Years ago, Tonya Antonucci used talent, hard work and determination to become an outstanding soccer player, first at Mariner High School and later at Stanford University.
Today, those same traits have lifted her to the top — quite literally — of professional women’s soccer in the United States.
The 39-year-old Antonucci, who grew up in Mukilteo and is a 1986 Mariner graduate, in September was named commissioner of Women’s Professional Soccer, which will debut in April of 2009 with at least seven teams.
The new job “is kind of a perfect storm opportunity for me,” Antonucci said in a recent interview. “And I’m thrilled by it. I’ve put a lot of heart and passion and effort into it, and it feels good to be a part of that.”
It was, she added, “very much a leap of faith, but I love challenges. And I look at this as a huge challenge.”
The new league follows the Women’s United Soccer Association, which arrived with great fanfare in early 2000 — just months after the U.S. women won the World Cup — but then disbanded in 2003 due to lagging attendance and TV ratings. Yet some people still believed a women’s pro soccer league could succeed, and one of them was Antonucci’s former Stanford teammate and longtime U.S. national team star Julie Foudy.
It was Foudy who cornered Antonucci at a reunion of Stanford soccer players and suggested she get involved. And it just happened that Antonucci, who’d worked at Seattle-based Starwave (a software company founded by Microsoft co-founder Paul Allen) and later at Web giant Yahoo!, was looking for a career change.
“Tonya was the perfect person for this,” Foudy said in a league interview last month. “She comes from soccer, she loves soccer. … And she had a fresh perspective, which is what the league needed.
“Literally and single-handedly, she has been able to resurrect this league. She’s had a very small team of people around her, but she’s been the one that has spearheaded this all,” Foudy said.
As Antonucci prepared to go forward with WPS, she found it helpful to look back at the WUSA’s demise. What happened with the former league was, she said, both a setback and a lesson.
“From a product standpoint, with the quality of the soccer they put on the field, they did great,” Antonucci explained. “The game-day experience was wonderful for the fans and for the athletes. It was the highest level (of women’s soccer) in the world.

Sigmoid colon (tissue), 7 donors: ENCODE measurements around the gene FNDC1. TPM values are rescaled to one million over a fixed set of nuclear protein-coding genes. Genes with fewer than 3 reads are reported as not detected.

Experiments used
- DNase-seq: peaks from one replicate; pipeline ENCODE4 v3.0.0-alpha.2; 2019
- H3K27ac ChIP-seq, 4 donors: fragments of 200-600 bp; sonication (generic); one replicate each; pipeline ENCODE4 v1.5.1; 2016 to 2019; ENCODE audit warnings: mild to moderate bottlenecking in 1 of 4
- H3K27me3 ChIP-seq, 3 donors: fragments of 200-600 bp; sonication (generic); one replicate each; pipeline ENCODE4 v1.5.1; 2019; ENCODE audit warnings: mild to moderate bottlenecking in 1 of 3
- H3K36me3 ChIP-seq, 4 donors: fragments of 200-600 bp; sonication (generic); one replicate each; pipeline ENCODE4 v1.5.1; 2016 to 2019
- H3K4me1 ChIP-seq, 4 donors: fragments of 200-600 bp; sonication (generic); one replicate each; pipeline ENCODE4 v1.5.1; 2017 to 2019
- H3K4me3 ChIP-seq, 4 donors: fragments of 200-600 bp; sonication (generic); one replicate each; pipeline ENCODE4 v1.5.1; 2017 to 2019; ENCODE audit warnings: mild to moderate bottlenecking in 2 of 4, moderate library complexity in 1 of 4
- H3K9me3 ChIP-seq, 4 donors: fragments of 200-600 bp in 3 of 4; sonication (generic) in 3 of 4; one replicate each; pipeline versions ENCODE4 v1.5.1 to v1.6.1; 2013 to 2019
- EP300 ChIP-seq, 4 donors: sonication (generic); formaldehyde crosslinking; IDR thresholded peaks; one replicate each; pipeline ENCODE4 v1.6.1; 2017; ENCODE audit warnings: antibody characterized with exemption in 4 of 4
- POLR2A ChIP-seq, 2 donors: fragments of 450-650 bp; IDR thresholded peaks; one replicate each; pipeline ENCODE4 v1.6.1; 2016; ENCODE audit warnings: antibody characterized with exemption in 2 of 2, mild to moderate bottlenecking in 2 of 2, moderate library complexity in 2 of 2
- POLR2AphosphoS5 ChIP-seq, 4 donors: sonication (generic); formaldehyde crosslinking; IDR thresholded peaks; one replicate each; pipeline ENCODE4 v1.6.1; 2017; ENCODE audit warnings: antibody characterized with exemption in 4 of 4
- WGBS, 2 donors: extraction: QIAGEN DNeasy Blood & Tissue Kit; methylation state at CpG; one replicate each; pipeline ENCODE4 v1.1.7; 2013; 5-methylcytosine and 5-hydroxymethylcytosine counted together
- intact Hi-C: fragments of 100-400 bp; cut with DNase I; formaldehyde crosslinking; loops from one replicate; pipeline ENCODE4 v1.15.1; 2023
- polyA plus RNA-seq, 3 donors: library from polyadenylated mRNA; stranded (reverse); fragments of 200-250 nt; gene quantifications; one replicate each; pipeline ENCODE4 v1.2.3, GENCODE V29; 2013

“But unfortunately the owners and management had an exuberance about how big the business should be and how fast it would grow. The costs were not in line with actual revenues.” In a nutshell, she said, league officials “shot too high.”
This time around, “the expectations have to be more modest,” Antonucci said. “We’re taking a more conservative approach. … We want to be smart about how to put the best product on the field, but we also want to try to manage those costs more conservatively.”
The league already has teams in Los Angeles, Chicago, Dallas, St. Louis, Washington, Boston and New Jersey/New York. Antonucci would like to see an eighth team for the inaugural season, with others to follow in the ensuing years.
After 10 years, she went on, “I see probably 12 to 16 teams. I see very mature franchises. I see our teams filling a number of these soccer-specific stadiums. I see a robust national and international television presence. And I see us on the map when people think of professional sports leagues in this country.”
WPS games may attract 5,000-7,000 fans at the outset, “but if we do our jobs right, I see us filling 20,000-seat stadiums in 10 years,” she said.
“Will we be the NFL, the NBA? No. But we’ll have an audience, a fan base, and it’ll be sizeable. And we’ll be the best league in the world for women’s soccer.”
There may be many reasons to wish success for a women’s pro soccer league, but an obvious one is for the girls and young women playing the game in this country.
“It’s socially important, certainly,” Antonucci acknowledged. “For all those young girls and young women, we’re creating heroes. But this is also the sports and entertainment business. This is not a cause, this is not a charity. This is a value proposition for sports fans that we really can entertain people.”
Antonucci has one other vision, and this touches on a more personal level. She would love to see a WPS team in the Pacific Northwest, “and especially in the Seattle area,” she said. “Soccer is so strong there, and there are some great, great players that have come out of that area.”
With a new Seattle team in Major League Soccer set to start in 2009, “I think the Seattle area will support and want a women’s soccer team, too,” Antonucci said. She’s had initial talks with Seattle’s MLS owners, “and I plan to continue talking to them to see if we can make it attractive to add a women’s team to what they’re doing.”
Having a team in Seattle “makes all the sense in the world,” she said. “And for me it would be like icing on the cake to see a franchise there.”